Photo of firefighters fighting a bush fire in Australia
Sam Mooy/Getty Images
RFS Firefighters battle a spot fire on November 13, 2019 in Hillville, Australia. Catastrophic fire conditions – the highest possible level of bushfire danger – have eased across greater Sydney, Illawarra and Hunter areas thanks to a slight cool change, however dozens of bushfires are still burning.

Australia had its hottest average day in history Tuesday as the country battles devastating wildfires.

The Australian Bureau of Meteorology tweeted that the average maximum temperature across the country Tuesday was 40.9 degrees Celsius, or roughly 105.6 degrees Fahrenheit. That figure passed the previous record, set in 2013, of 40.3 degrees Celsius, or 104.5 degrees Fahrenheit.

The record temperature came as bush fires burn across New South Wales and the country endures its worst drought in decades. A hundred active fires are still raging across the state, of which 54 are still not contained, according to the state’s Rural Fire Service.

The Australian Bureau of Meteorology said Tuesday that temperatures could spike even higher as the heat wave moves into Victoria and New South Whales throughout the week.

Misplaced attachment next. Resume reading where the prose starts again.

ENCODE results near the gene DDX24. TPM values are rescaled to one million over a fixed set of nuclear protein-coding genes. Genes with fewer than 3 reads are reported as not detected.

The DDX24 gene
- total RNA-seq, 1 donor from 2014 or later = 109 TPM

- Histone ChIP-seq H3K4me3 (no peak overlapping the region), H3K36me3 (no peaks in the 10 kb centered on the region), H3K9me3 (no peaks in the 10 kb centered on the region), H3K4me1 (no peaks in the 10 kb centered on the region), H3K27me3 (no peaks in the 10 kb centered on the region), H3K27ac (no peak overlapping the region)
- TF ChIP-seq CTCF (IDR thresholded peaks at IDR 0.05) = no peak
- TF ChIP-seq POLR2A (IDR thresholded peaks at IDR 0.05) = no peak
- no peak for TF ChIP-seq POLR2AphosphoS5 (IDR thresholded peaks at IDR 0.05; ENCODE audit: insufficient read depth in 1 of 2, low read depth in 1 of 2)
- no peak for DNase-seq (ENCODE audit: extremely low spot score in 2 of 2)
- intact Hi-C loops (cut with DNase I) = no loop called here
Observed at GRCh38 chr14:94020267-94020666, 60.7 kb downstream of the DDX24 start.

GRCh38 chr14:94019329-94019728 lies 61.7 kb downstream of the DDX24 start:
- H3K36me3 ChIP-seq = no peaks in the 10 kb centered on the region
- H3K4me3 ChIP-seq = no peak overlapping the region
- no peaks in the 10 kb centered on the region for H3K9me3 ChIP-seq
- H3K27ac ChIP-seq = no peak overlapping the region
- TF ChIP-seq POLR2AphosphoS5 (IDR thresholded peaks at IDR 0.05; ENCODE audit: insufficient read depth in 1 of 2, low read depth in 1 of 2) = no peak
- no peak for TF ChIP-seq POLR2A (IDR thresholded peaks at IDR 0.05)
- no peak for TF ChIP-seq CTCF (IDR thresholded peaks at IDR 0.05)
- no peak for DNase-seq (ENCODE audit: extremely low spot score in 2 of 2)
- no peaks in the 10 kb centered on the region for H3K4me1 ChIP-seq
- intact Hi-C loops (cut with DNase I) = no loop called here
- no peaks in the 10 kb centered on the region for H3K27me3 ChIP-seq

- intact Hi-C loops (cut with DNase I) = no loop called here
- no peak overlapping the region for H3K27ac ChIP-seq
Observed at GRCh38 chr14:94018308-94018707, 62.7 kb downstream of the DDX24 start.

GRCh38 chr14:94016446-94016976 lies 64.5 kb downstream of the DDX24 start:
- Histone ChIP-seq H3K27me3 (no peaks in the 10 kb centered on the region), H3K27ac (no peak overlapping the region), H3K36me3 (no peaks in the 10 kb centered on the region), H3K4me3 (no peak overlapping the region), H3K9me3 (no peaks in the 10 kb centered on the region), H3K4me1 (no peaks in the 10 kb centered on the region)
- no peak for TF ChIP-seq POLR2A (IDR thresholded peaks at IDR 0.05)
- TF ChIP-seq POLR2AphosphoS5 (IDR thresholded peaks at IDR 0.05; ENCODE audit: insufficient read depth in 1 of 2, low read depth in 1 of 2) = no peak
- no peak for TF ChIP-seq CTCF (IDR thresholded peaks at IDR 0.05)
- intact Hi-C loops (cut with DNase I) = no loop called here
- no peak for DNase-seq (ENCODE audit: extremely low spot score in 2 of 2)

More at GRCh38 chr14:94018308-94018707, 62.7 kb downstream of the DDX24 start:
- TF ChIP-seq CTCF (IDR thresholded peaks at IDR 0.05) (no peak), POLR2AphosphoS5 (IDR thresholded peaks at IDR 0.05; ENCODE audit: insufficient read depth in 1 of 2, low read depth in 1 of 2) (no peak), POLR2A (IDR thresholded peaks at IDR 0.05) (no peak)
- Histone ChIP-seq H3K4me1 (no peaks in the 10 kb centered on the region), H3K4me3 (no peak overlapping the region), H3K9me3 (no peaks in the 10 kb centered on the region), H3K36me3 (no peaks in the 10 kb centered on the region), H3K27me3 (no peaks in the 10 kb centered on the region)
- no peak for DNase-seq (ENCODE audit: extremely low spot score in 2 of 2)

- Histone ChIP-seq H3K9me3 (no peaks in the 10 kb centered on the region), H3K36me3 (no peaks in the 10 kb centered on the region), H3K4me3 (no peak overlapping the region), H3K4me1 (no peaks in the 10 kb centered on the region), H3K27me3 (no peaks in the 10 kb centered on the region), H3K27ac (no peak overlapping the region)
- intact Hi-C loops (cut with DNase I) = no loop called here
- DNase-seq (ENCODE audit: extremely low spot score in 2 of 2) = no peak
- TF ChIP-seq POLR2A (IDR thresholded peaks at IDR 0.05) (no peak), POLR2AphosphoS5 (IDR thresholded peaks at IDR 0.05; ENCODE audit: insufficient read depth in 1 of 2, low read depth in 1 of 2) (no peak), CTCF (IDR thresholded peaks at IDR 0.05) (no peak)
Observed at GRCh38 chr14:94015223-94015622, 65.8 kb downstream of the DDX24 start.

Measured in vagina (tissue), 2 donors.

“We’re expecting large areas of inland South Australia, Victoria and New South Wales to experience temperatures in the mid to high 40s,” said Sarah Scully, one of the bureau’s meteorologists. 

“For many areas, severe to extreme heatwave conditions will be felt, so it’s important people follow the advice of health authorities, stay up to date with the latest forecasts and warnings from the Bureau and remember to check in on any vulnerable family and friends.” 

Australia’s bush fires, which have been burning for two months, have destroyed more than 760 homes and damaged nearly 300 more and have killed four people. 

The blazes have sparked intense criticism of Australian Prime Minister Scott Morrison, who is reportedly on vacation in Hawaii. 

The hashtag #WhereTheBloodyHellAreYou emerged online in response to Morrison’s absence, and cartoonists mocked the prime minister’s vacation. 

Acting Prime Minister Michael McCormack defended Morrison, according to the Australian Broadcasting Corporation, saying that he was on a pre-planned family trip.

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